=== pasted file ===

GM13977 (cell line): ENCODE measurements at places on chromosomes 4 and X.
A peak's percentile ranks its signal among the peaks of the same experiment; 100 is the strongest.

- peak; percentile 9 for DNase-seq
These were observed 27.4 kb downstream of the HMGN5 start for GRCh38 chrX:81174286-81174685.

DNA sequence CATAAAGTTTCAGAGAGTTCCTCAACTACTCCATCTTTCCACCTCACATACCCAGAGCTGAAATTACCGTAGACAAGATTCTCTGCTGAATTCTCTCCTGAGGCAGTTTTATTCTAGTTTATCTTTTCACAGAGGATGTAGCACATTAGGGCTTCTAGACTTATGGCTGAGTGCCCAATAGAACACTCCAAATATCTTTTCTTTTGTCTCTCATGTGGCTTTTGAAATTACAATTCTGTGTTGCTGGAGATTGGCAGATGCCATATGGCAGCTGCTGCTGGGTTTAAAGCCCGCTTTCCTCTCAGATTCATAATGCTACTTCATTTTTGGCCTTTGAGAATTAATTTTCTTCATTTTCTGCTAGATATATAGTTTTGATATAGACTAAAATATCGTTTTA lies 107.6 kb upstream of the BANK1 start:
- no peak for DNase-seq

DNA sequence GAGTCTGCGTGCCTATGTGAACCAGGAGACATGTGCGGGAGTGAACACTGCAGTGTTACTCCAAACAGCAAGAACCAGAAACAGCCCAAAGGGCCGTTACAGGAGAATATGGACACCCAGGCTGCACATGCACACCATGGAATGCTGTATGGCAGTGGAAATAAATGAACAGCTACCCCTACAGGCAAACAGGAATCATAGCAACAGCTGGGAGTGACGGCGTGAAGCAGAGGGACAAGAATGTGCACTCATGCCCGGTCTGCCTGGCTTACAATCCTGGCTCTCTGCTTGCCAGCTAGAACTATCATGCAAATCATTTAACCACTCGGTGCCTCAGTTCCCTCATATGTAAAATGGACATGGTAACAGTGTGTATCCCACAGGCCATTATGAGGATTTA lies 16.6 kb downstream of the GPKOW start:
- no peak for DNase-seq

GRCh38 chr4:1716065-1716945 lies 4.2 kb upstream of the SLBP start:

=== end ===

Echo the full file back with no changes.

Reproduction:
GM13977 (cell line): ENCODE measurements at places on chromosomes 4 and X.
A peak's percentile ranks its signal among the peaks of the same experiment; 100 is the strongest.

- peak; percentile 9 for DNase-seq
These were observed 27.4 kb downstream of the HMGN5 start for GRCh38 chrX:81174286-81174685.

DNA sequence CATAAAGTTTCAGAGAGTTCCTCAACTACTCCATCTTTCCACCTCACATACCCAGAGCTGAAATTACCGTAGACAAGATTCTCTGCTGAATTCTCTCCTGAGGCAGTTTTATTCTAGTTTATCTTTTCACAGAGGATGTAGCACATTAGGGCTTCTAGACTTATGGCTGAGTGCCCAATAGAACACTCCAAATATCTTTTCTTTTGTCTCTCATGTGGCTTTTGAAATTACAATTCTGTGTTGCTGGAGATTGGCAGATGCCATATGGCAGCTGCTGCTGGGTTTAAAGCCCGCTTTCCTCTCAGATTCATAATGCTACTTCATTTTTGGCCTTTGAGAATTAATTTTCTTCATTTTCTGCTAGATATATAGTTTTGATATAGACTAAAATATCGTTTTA lies 107.6 kb upstream of the BANK1 start:
- no peak for DNase-seq

DNA sequence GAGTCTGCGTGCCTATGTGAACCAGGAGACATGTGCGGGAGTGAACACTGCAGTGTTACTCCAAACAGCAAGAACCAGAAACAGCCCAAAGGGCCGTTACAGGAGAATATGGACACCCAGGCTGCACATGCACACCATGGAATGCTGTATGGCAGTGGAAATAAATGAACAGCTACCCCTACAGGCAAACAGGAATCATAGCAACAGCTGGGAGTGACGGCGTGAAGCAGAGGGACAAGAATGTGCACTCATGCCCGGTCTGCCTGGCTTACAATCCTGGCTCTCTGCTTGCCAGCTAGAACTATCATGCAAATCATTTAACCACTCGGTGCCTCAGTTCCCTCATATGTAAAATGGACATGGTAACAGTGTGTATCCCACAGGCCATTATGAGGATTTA lies 16.6 kb downstream of the GPKOW start:
- no peak for DNase-seq

GRCh38 chr4:1716065-1716945 lies 4.2 kb upstream of the SLBP start: